Year after year, we make New Year’s Resolutions trying to turn over a new leaf and change our lives for years to come. The most common resolutions are generally ambitious, or downright unrealistic. More often than not they are motivated by shame and self-judgment.
In psychological terms, resolutions tend to be backed by avoidant motivations, by what we don’t want, instead of approach motivations, what we do want. While this difference might seem minimal or largely semantic, it is actually extremely important in terms of what we can achieve and how. Here are some examples of common New Year’s Resolutions and how we have changed them to make them more possible and fulfilling.
Love My Body Vs. Change My Body
Let’s take weight loss as an example, this is one of the top resolutions every year. Most people vow to go on diets or begin intense workout regimens which maybe last until February or March. Why? Because changing habits is actually a pretty difficult venture and when you do it from a basis of being unkind to yourself it is very unlikely to work. What if your resolution was to think of small, daily ways to try and love your body more. This is not an easy task in a society that promotes self-hatred and unrealistic standards, but it can be done with patience and mindfulness.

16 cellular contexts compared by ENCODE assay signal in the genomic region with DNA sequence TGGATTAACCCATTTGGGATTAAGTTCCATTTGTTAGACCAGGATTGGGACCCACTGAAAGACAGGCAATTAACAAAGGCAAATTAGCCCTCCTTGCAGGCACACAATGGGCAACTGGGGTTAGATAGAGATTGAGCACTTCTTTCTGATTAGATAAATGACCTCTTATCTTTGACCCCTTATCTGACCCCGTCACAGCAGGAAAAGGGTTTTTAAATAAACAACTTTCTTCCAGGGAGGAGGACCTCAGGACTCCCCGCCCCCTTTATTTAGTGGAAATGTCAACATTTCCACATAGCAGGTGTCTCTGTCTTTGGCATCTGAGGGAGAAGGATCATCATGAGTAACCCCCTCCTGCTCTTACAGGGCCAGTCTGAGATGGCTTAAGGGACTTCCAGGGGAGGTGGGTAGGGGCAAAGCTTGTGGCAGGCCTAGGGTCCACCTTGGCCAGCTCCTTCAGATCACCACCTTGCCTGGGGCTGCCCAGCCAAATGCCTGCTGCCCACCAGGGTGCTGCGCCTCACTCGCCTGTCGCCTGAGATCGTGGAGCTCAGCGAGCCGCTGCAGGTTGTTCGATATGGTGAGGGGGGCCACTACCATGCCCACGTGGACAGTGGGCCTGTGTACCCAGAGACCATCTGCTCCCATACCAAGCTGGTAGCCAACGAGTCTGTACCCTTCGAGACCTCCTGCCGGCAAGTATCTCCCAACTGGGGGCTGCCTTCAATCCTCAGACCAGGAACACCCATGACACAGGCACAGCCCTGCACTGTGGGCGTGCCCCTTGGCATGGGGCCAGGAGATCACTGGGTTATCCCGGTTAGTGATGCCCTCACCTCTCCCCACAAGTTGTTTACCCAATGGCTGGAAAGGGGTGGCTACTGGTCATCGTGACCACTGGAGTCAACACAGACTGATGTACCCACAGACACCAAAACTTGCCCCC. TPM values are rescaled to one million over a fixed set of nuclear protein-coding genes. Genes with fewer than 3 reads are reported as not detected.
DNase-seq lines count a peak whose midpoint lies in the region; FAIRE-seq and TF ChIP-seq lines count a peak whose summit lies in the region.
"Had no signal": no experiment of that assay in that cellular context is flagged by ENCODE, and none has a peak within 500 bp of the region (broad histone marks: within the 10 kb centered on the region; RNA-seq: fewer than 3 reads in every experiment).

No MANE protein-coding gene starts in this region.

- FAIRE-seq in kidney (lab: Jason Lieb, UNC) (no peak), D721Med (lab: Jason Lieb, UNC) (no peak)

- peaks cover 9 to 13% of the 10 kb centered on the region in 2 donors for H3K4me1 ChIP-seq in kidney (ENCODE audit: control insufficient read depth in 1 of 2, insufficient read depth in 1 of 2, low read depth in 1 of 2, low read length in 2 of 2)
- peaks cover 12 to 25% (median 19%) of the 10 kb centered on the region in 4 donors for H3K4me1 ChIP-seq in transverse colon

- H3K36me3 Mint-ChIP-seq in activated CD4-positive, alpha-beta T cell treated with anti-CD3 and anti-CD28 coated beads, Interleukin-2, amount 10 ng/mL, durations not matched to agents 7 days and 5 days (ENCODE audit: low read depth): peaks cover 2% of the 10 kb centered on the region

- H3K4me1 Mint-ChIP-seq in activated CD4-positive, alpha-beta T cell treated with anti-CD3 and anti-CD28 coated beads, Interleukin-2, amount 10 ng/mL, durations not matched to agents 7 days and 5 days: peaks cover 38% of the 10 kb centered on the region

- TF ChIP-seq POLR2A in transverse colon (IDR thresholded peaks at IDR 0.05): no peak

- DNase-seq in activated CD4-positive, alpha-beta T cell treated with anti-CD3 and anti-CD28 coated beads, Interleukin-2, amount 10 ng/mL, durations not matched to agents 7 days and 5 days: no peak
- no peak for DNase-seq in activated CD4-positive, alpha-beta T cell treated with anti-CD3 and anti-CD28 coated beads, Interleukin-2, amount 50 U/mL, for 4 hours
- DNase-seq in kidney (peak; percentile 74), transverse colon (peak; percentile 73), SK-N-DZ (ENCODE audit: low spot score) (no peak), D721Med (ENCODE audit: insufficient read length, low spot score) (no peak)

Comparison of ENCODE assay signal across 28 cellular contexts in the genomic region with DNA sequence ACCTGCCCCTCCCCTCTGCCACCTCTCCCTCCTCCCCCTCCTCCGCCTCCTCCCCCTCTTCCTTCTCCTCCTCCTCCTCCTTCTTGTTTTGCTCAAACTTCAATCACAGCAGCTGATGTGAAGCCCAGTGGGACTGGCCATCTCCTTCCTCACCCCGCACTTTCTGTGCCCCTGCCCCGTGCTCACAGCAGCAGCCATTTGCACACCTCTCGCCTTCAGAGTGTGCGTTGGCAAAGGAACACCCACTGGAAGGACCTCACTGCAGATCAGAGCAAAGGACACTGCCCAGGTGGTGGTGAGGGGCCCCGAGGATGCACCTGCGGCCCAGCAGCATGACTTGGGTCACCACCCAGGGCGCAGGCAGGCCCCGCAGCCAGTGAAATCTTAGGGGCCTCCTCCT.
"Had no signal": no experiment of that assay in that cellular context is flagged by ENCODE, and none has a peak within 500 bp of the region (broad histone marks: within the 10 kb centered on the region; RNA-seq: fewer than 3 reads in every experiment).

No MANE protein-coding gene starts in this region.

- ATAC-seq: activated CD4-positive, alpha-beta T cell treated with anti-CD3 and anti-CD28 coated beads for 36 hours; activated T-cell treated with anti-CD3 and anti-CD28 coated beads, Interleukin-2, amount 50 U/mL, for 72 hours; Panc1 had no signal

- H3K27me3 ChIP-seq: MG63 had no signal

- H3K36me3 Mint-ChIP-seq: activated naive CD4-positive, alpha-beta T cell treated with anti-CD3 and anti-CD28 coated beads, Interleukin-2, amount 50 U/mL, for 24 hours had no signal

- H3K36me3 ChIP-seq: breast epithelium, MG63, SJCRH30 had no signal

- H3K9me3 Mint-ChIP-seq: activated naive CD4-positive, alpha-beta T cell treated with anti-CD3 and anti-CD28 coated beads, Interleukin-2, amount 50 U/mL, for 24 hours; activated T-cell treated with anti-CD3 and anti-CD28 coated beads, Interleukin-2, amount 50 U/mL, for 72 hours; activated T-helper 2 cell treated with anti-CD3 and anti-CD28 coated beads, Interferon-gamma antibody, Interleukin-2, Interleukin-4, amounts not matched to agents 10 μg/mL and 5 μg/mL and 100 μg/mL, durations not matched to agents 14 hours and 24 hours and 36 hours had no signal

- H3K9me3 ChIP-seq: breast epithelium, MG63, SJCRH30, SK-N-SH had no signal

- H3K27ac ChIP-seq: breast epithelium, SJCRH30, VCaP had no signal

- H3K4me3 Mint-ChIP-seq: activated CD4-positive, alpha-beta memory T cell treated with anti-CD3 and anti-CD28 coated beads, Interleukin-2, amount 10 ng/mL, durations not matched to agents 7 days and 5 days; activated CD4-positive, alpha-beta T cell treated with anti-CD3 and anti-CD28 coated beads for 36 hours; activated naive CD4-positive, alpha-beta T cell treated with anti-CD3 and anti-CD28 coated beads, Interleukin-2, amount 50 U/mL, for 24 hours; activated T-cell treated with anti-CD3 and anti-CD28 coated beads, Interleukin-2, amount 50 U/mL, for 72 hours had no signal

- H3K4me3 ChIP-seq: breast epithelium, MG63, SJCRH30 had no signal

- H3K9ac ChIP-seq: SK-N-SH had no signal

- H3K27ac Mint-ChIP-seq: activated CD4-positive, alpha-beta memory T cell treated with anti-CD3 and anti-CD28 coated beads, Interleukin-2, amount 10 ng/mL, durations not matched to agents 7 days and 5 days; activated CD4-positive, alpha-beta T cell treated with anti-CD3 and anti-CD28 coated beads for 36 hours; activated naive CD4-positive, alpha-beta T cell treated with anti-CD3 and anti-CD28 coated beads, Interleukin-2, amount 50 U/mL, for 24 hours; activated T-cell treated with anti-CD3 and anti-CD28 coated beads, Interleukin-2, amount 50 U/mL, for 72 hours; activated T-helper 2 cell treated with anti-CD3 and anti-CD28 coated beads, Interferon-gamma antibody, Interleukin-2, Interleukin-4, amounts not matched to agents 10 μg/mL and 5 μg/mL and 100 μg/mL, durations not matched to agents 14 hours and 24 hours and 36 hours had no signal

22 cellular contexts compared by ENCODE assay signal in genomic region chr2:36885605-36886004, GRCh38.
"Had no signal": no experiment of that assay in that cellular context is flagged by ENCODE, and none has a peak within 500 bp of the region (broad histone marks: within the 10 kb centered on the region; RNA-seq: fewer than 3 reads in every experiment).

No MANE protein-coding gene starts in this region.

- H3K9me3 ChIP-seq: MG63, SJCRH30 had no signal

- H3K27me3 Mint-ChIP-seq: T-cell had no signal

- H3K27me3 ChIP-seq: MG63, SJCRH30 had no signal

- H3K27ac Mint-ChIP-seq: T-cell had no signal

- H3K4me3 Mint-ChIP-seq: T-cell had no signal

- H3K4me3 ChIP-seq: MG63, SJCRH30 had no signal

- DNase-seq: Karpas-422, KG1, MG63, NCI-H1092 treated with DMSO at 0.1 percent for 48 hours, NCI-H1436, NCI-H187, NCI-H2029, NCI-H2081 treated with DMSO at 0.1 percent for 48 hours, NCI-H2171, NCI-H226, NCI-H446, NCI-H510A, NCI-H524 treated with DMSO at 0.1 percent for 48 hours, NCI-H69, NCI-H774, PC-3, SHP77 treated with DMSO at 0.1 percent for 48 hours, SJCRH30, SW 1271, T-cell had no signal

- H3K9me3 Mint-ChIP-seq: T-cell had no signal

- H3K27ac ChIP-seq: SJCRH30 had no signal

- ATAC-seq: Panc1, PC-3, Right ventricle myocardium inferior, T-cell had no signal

So here is a reminder from us — your body is beautiful, strong, and has the potential to experience amazing amounts of pleasure. Think of a few kind things to say to your body — your body will be kind back.
Loving your body may well include exercising more and focusing on foods that make you feel good longer versus foods that fill an emotional void in the moment. But the emphasis on acceptance is much more likely to lead to change than the obsession with change. This goes for much more than body image goals, which is why we encourage people to de-shamify as an essential focus for any personal growth.
Explore My Passion vs Get a New Job
While an employment change may be in your future it can be daunting as a New Year’s Resolution. Also, sometimes simply changing jobs does not actually offer long-term satisfaction. So let’s leave this for another kind of to-do list and make the resolution to explore your…